From these beginnings, Alexandria Archaeology now manages over 2,000,000 artifacts collected from over 100 archaeological sites scattered across the City.  The collections are open to researchers, and a small sampling of the artifacts are on display for benefit of the public at our museum, in the Torpedo Factory Art Center, alongside 85 studios designed for artist-public interaction.  The Archaeology Museum’s glass windows and public laboratory encourage visitors to observe the archaeological process in action.  Numerous research projects are undertaken as well, which include public participation through volunteer work, education in the museum, and outreach activities.

Volunteerism is the watchword of Alexandria Archaeology; we could not exist without the contributions of hundreds of volunteers.  More than 100 give of their time and talents in an average year.  One special volunteer still works in the lab after more than 30 years. Volunteers work in all aspects of the program from digging and laboratory work, to education, research, oral history, and editing.  In 1986, a group of volunteers formed a 501(c)3 organization, the Friends of Alexandria Archaeology (FOAA).  FOAA sponsors events, publishes a newsletter, maintains a website, Facebook page, and Twitter account, and supports the Museum in all its work.  The future looks bright for Alexandria Archaeology.  It has been 50 years since Richard Muzzrole first poked a shovel in a privy on King Street.  Here’s hoping that we have another 50 years in front of us of community archaeology in Alexandria!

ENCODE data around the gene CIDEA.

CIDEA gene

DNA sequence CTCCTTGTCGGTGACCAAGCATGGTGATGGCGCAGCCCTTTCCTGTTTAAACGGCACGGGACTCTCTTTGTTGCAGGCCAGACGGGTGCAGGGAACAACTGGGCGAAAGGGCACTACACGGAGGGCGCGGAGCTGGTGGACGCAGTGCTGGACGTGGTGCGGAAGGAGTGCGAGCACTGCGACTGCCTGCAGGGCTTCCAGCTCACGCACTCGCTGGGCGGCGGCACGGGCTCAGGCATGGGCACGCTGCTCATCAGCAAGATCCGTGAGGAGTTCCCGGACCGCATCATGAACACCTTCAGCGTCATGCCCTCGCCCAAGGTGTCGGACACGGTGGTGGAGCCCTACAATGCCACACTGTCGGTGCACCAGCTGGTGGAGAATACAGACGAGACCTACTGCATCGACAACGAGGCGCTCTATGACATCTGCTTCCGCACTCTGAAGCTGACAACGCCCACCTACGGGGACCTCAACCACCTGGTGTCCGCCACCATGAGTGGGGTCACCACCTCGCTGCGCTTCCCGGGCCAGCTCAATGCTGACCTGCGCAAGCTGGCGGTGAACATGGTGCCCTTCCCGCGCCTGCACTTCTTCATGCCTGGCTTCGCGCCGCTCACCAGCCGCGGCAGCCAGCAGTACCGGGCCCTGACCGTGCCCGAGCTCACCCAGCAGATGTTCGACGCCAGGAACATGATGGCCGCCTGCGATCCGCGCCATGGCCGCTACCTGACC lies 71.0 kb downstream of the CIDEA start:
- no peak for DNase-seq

Please Visit our Website: www.AlexandriaArchaeology.org

Friends of Alexandria Archaeology: http://www.foaa.info/

Archaeology on a Shoe-String in the District of Columbia: An Introduction to the DC Historic Preservation Office

The District of Columbia is a strange political entity and our unique status has unexpected effects on local archaeology. But that makes it a perfect place to focus on the upcoming 50th anniversary of the National Historical Preservation Act (NHPA) of 1966 and the 100th anniversary of the creation of the National Park Service (NPS) in 1916, to be commemorated at the #SHA2016 conference. Why? Because Washington is a “special” federal enclave rather than a state and many District affairs are subject to federal laws. The District has a State Historic Preservation Office, or SHPO, that was established by, and is annually funded as a result of the NHPA regulations. The federal government owns 21.6% of the land in the District, so one-fifth of our land mass is directly subject to Section 106 of the NHPA. And 17% of District land is managed by NPS, making them a major partner in many archaeological projects.